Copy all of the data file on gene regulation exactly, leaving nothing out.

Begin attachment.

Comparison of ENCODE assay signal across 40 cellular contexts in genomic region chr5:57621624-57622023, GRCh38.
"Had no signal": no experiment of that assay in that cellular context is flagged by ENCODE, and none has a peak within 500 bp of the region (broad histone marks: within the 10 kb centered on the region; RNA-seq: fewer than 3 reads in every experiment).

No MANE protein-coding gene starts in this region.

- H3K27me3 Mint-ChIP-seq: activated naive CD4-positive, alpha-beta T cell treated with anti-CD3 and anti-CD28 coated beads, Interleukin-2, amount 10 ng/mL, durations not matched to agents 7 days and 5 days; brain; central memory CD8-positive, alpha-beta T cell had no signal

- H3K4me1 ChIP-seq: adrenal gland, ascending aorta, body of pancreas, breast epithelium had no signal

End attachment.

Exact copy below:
Comparison of ENCODE assay signal across 40 cellular contexts in genomic region chr5:57621624-57622023, GRCh38.
"Had no signal": no experiment of that assay in that cellular context is flagged by ENCODE, and none has a peak within 500 bp of the region (broad histone marks: within the 10 kb centered on the region; RNA-seq: fewer than 3 reads in every experiment).

No MANE protein-coding gene starts in this region.

- H3K27me3 Mint-ChIP-seq: activated naive CD4-positive, alpha-beta T cell treated with anti-CD3 and anti-CD28 coated beads, Interleukin-2, amount 10 ng/mL, durations not matched to agents 7 days and 5 days; brain; central memory CD8-positive, alpha-beta T cell had no signal

- H3K4me1 ChIP-seq: adrenal gland, ascending aorta, body of pancreas, breast epithelium had no signal